Soldiers from the Presidio in Santa Barbara knew of Fremont’s plans and were waiting to ambush him as he and his army passed through the narrow gorge. Benjamin Foxen, an American settler in the Santa Ynez Valley, warned Foxen of the trap and guided Freemont over the rugged San Marcos pass instead. Santa Barbara was captured without firing a shot as the Mexican army was waiting at Gaviota.
Walker Tompkins, a Santa Barbara County historian, says this is not true and writes that the Mexican soldiers were in Los Angeles and Gaviota Pass was flooded at the time by heavy rains. Foxen may have thought they were at Gaviota. No matter the story, Freemont changed his plans and did go over San Marcos Pass. No one really knows the true story, but it makes for a great legend.
After the Mexican American War, the pass was in American hands. In 1854, chisels were taken to the rock walls to widen the trail enough for wagons to fit through. Passage was still treacherous, and the flow of the creek could make it impossible. Traffic continued to increase in the 1860s as more ranches developed in the Santa Ynez and Lompoc Valleys.
In 1861, dynamite was used to widen the pass and the first county road was finished with a wooden bridge over Gaviota Creek. Despite the improvements, heavy winter weather could still shut the new road down.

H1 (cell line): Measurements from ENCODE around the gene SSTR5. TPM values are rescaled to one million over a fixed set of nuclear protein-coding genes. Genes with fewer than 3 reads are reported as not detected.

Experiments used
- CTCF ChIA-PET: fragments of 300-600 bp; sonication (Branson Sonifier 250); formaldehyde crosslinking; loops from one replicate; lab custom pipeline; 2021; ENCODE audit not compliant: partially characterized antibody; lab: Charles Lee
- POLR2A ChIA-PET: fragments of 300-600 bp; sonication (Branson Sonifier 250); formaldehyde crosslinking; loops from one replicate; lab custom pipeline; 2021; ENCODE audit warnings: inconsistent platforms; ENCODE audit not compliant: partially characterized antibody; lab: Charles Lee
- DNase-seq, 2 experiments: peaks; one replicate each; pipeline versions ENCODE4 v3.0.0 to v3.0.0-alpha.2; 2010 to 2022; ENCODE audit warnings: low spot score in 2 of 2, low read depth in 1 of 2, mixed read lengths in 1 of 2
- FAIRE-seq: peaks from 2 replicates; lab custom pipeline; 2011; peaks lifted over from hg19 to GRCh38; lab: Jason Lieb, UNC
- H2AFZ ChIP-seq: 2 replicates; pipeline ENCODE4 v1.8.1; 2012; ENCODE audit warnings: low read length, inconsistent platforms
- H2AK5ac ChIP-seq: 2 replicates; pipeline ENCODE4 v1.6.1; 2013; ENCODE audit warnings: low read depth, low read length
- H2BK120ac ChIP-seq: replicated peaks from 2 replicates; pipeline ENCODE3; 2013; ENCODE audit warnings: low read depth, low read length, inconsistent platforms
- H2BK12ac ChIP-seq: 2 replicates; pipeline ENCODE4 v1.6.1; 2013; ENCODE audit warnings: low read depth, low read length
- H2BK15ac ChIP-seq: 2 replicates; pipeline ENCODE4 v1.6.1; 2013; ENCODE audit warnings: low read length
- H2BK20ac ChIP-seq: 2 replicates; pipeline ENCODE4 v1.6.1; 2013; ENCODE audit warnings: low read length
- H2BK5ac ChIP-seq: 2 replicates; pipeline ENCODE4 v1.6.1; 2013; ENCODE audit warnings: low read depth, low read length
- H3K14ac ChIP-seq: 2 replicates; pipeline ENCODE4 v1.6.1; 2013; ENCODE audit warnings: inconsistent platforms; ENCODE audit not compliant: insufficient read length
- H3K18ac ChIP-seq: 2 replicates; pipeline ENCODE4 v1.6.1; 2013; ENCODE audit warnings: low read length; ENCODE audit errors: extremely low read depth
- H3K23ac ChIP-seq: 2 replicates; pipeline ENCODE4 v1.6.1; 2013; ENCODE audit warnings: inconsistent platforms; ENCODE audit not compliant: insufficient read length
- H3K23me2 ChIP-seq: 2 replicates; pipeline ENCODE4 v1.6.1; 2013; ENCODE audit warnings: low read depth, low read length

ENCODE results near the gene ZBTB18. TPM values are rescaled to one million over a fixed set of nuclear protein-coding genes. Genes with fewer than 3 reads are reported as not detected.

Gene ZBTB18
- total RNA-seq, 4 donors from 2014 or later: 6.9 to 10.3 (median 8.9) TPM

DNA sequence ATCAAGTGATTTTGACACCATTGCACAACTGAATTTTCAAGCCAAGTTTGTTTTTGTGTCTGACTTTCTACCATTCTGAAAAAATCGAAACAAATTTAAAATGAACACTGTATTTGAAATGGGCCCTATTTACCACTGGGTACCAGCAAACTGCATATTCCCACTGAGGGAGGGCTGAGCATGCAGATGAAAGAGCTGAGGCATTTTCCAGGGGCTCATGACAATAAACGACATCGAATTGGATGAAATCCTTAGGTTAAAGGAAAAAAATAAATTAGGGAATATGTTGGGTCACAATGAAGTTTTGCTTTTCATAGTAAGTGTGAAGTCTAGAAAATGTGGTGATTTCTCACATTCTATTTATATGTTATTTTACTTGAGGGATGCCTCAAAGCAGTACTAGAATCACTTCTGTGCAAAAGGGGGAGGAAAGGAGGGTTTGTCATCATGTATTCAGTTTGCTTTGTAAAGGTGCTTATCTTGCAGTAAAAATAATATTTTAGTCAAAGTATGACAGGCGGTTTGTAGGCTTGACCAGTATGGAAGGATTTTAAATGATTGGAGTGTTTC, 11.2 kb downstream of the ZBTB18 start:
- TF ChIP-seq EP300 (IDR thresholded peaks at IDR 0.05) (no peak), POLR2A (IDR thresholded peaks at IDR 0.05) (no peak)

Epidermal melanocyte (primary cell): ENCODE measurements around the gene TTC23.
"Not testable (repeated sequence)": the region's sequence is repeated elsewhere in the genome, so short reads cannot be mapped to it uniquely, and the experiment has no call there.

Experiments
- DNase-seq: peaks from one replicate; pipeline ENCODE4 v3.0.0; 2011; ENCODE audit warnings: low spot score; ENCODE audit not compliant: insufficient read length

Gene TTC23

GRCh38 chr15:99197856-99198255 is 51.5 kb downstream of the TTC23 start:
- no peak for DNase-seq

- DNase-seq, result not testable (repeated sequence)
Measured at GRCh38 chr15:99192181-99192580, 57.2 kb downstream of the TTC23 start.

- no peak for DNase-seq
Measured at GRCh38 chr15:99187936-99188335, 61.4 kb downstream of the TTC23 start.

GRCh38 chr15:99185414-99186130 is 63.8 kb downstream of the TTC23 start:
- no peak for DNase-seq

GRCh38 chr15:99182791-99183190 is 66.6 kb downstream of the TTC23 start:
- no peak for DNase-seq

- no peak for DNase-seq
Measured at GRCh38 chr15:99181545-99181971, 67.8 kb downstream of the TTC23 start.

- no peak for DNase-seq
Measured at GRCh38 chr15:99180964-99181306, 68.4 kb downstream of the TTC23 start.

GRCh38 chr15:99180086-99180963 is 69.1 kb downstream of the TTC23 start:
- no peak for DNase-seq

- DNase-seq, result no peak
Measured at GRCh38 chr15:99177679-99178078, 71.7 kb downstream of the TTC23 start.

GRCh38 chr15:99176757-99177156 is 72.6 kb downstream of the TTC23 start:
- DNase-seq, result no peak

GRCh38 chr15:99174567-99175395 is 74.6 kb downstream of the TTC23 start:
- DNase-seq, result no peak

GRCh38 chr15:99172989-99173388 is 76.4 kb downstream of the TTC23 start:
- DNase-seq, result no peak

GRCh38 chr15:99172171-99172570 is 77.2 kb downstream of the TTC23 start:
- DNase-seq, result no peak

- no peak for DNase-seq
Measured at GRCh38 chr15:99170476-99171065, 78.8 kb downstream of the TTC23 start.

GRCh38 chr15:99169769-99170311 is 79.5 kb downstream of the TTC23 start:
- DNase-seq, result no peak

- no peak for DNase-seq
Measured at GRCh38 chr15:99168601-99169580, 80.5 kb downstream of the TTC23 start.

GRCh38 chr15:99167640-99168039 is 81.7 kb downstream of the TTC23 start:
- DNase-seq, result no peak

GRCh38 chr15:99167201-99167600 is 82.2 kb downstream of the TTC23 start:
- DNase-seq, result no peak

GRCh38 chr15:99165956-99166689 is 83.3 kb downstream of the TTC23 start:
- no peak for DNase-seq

According to the Goleta Historical Society, the Gaviota Pass became heavily used by the Overland stagecoaches and relay stations which began to pop up along the route. Just as the legend of the Mexican army lying in wait for Fremont, the pass was a perfect spot for thieves and outlaws to prey on the stagecoaches and lone travelers. These bandits were the reason that folks traveling through Gaviota were usually well armed and especially cautious.
The pass got even busier when in 1875, the Dibblee and Hollister families built a wharf at Gaviota beach they called Port Orford. The 1000-foot wharf was used to ship out wool, livestock, lumber, and grain on steamships. Ranchers from the Lompoc and Santa Ynez valleys would drive their cattle, pigs, sheep or goats down across the bridge to the wharf to be shipped out.
By the early 1900s cars were beginning to travel the coastal highway and using the pass to get inland. These vehicles were faster, but were more delicate that the horse drawn wagons, so the road needed to be improved again.